A cut above: Post barber retiring after 49 years
February 10, 2011
FORT JACKSON, S.C. -- the nearly half-century he has cut hair at Fort Jackson. From racial segregation to providing one last trim to a Soldier on his way to Vietnam, the legendary barber has left his impression on the installation.
Mack, who came to Fort Jackson in 1962 as one of two black barbers at the time, will retire April 30.
"It is just time for a change. It is not that I am tired. I have been in this profession for 49 years, and I am ready to move on," he said. "But I know I will miss coming here to see my friends and all of the people who come from all over the world. Fort Jackson means everything to me."
The native Columbian got his start cutting hair at Fort Jackson shortly after graduating from Patterson Barber College, a local barber school.
"There were 14 barbers and two of us were black," Mack said of his first job on post. "We could only cut black Soldiers' hair. That hurt us in the pocket because we worked on commission and the white barbers cut three times as many heads as us. It was hard to make any money."
It wasn't until the Vietnam era that Mack would be allowed to cut white Soldiers' hair.
Despite segregation and racial attitudes, Mack prospered and moved to new barbershops as they were opened on the installation.
"Back then haircuts were just 55 cents," he said. "We would get really busy around 6 p.m. when the Soldiers came in from training. We would have a whole company come in with 250 men."
He opened the first brick barbershop in 1966 at the 3rd Training Brigade, which at the time taught a 16-hour survival course for Soldiers about to be deployed to Vietnam.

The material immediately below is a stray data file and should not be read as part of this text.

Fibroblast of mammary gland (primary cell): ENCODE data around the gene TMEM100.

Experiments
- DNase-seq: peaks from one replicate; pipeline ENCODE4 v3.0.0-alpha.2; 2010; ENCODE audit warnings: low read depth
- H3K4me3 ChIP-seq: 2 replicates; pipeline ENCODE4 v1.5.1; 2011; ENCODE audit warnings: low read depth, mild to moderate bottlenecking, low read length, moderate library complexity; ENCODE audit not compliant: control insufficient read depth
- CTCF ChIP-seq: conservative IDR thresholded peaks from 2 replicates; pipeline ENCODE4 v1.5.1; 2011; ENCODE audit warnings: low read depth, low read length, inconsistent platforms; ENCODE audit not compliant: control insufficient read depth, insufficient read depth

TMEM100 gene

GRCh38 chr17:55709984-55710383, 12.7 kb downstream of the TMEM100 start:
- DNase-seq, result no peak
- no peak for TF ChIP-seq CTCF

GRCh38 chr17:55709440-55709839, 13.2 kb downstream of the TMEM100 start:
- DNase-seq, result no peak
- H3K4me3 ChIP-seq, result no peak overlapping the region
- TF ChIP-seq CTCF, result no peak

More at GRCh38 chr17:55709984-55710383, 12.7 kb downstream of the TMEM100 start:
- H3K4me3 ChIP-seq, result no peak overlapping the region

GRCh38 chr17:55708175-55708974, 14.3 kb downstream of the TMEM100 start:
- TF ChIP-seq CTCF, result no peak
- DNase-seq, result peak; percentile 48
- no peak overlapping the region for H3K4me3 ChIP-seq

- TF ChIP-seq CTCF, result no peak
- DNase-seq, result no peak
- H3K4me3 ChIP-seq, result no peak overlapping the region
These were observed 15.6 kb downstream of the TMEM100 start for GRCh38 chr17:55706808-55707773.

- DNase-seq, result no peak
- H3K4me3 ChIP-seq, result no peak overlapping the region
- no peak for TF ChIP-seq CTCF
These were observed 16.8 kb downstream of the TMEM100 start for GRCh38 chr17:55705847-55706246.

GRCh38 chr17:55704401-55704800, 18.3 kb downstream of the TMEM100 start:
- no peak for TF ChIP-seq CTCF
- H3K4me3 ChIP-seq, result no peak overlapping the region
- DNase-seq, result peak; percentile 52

The 3rd Training Brigade was located in today's "Rolling Pin" barracks on Magruder Avenue that is home to the 369th Adjutant General Battalion.
The most challenging period at Fort Jackson for Mack was during the Vietnam War, when he worked long hours and met countless Soldiers.
"We worked until midnight some nights. A first sergeant would call in late and tell us his troops were returning from the field and needed haircuts before being shipped off to Vietnam," he said. "They would leave my chair and head off to war. It was sad to see these young boys leave home and not know if they would ever come back."
Mack, who noticed a positive change in race relations at Fort Jackson during the Vietnam War, went on to cut hair at the Officers' Club, and in 1983, he opened his own barbershop at the Main PX, which he later sold.
"When I first came to Fort Jackson there were no black sergeants major or first sergeants. There was one E7," Mack said. "But the change of attitudes concerning race came during the Vietnam War. It brought everyone together.
"It is a lot different today than when I first came on post," he said. "I am very proud to see so many black senior NCOs."
For the past several years he has operated the NCO Club Barbershop, which is the last shop on post still contracted and owned by the Army instead of a civilian contractor.
"They taught me more than how to give a haircut when I was at barber college," he said. "They taught us how to manage money and invest in the stock market."
These days, Mack cuts the hair of generals, officers, NCOs and anyone else looking for a nice trim.
"He is always upbeat and has a positive word to say," said Master Sgt. Chanley Pickard, Equal Opportunity Staff Office chief. "Even though he cuts generals' and officers' hair, he treats every customer the same."
Mack, who plans to take it easy and enjoy life with his wife and grandchildren, will hand over the NCO Club Barbershop to his employee, Adarryl Gilmore.
"Mack is an inspiration and a living history on the topic of barbering," Gilmore said. "His shoes are very big to fill but I am going to do my best to get my foot halfway in his shoe."
Although Mack is a civilian and never served in the armed forces, he said there is a deep connection between himself and the Army.
"I feel like I have been in the Army and served my time," he said. "And I wouldn't have exchanged it for any job in the world."